As far as Mr. Martin, whether you like him personally or not, I think you would be hard pressed to find evidence that he has not been effective as a park manager. During his tenure, he pushed hard and got new housing for park staff; completed long drawn out projects that should have been finished a decade ago (park roads, bike rental program, update the VC and HQ, the new entrance station at the watchtower, and the trail of time); and gained the support and loyalty of park staff as well as park neighbors and partners. He could often be abrasive and lack tact, but he got the job done and worked in ways that were in the best interest of the park staff, the park, and its visitors.

We are grateful for the incredible job that both Martins have done and with them good luck in the next chapter of their life.

I agree with the last 'Anonomous' comment about the quality and intelligence of Ms. Martin. She is bright and imaginative, energetic, and excellent to work with.

I also believe the federal government should foster dual career employment, of married couples. There was a time many years ago that the NPS seemed to ignore the need of spouses to work. Because it is critical that NPS people be moved around, and not go stagnant or become 'clientists' at one assignment for year after year, some provision must be made to permit both parties to seek NPS employment, particularly in remote jobs.

Steve Martin is a good example of best of the traditional park ranger ethic. He clearly believes in the Mission of the Service, and like many other dedicated employees, helped parks and park people in an honest and straightforward if old fashioned way. Several times when worthy initiatives were threatened by the bean-counters or politically motivated colleagues, i have seen him intervene in a gentle way to make the problem go away, without kicking up dust. Personally, I never found him either abrasive or tactless. He seemed to me pretty sincere and straightforward. I found him to be very free of ego. You could challenge his ideas directly, and he did not take your head off; he seemed to me to want to listen. Like many of the best park people with green blood, I think Steve Martin has not always been prepared for the political times in which we live. Many of the most loyal and most conscientious park rangers are not.

Maybe that is to his credit. Maybe someone as deputy director more capable of defanging the forces opposed to the NPS -- in the Bush Administration, in the OMB and in the Congress -- would have been crushed anyway. My sense is that very few of the senior NPS people are devoted to politics, or possess political gifts. Except perhaps, for the Byzantine Budget Office who's priorities and power base seem to have little to do with the needs of the Serviice or System. It seems to me in the face of impossible odds, Mr. Martin was as conscientious and effective as he possibly could. He made things better than they would have been without him.

I know nothing about any role Mr. Martin may have played personally in the Hubble issue, nor have complete confidence in the insight or balance of investigations by the IG or GAO. Or, if he had any role delaying the release of Freedom of Information requests, or intransigence by the NPS or the lawyers.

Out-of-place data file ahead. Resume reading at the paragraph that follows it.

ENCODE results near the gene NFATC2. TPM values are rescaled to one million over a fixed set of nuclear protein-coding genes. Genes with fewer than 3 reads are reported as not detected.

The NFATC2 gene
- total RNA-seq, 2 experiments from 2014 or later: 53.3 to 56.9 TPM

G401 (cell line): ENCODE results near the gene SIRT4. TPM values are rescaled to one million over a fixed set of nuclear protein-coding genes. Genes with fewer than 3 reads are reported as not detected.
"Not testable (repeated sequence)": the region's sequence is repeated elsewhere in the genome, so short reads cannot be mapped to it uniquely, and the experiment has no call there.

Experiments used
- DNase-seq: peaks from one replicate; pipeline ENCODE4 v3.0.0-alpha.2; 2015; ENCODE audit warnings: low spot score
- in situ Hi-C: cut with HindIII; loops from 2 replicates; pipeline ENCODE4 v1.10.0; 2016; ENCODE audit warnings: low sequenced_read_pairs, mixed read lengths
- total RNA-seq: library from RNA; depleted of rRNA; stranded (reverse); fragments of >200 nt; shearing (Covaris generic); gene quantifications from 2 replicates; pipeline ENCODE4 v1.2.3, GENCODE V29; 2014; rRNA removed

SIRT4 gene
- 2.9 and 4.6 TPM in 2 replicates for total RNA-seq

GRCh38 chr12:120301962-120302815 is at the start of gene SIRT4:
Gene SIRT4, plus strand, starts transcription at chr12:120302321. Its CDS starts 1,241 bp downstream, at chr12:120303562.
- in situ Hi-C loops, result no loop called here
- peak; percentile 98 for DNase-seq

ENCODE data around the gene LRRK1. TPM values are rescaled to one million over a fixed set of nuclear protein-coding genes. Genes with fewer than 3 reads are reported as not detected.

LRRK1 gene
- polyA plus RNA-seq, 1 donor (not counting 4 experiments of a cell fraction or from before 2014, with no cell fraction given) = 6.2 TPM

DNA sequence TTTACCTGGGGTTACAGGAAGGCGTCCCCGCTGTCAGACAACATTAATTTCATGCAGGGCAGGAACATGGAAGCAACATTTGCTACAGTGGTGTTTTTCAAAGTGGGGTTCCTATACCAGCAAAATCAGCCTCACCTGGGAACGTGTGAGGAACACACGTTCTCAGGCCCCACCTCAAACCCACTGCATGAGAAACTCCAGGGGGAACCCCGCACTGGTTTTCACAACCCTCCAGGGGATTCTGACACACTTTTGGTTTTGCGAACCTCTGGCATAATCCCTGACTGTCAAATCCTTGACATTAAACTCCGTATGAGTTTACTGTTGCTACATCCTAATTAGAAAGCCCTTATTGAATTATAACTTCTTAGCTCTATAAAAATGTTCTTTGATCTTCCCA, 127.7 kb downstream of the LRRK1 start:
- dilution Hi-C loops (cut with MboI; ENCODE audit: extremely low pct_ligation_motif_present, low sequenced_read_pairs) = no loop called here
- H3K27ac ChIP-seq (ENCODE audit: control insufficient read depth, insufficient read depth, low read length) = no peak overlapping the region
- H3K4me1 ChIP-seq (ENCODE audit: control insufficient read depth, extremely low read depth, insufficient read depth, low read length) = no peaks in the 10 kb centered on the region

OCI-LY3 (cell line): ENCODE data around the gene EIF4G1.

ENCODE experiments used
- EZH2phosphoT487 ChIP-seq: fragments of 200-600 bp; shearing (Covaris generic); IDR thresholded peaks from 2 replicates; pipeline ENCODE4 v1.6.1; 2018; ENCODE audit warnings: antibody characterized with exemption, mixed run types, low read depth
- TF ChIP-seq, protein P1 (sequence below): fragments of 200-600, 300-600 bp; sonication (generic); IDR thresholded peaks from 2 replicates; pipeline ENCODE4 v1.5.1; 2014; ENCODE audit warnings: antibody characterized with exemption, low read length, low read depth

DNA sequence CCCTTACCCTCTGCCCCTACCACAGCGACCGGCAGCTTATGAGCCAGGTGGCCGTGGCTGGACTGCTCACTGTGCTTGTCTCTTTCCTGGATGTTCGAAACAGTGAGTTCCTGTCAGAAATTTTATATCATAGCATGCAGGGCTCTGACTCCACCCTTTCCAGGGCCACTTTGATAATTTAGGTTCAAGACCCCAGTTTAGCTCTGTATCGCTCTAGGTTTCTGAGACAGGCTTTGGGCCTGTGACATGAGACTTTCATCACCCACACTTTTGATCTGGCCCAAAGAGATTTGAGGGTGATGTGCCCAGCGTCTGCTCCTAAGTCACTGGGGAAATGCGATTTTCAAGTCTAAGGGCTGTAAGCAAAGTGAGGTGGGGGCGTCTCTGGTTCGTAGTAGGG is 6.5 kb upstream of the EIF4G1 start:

So what are the particulars of his and his wife's golden parachute or is Mrs. Martin going to take over the Grand Canyon Superintendent's position?
As far as the South Rim originating Inner Canyon Mule Rides, he reduced them by 75%. No affordable day ride to Plateau Point while only ten riders can go to Phantom per day. All the while the mule packers continue to haul duffels for hikers and supplies for hikers, Phantom Ranch and NPS Rangers alike. It was a shot at the concessionaire with NO consideration for the public. Many of which are disabled that could not possibly experience the transformational ride which is equally awesome for the not physically challenged. Never in any discussion with Martin or any that were representing his proposals did I here a word of true respect for what has been a 103 year old iconic tradition with NO rider fatalities in ALL THOSE YEARS while, on average, 30 visitors assume room temperature(mostly hikers, rafters and others). ... Seems more than coincidental that they are holding the Stock Use EA from being released until just before he retires or after so he won't have to deal with it after a very contentious and questionable process.

Editor's note: In June 1951 a concessionaire mule skinner, who was riding double with another man, died when he and the mule were crowded off the Bright Angel Trail and fell. The man was killed instantly when the mule landed on top of him.

Stock use has been reduced by 75% below the rim ... at least the rides. Carrying all supplies in and out of Phantom for the hikers and 10 mule riders per day is still done by mule. Stock use on the S Rim used to be 40 riders to the bottom, and 10-20 (someone correct me) for day rides to Plateau Point.

Day rides below the rim have been eliminated, and replaced with a crappy 3 hour ride through the pine forest to the Abyss.

Overnight rides below the rim have been reduced to 10.

The final plan is just waiting for the signature of Steve's boss ... sitting on his desk for going on 2 months.

to editor: "No rider fatalities" means no GUEST riders. And in 103 years only one employee death. The mule rides are the most SAFE way for everyone to see the canyon.

Can't say the same for those mighty hikers, now, can we? How many hikers have been rescued and/or assisted by mules and the wranglers?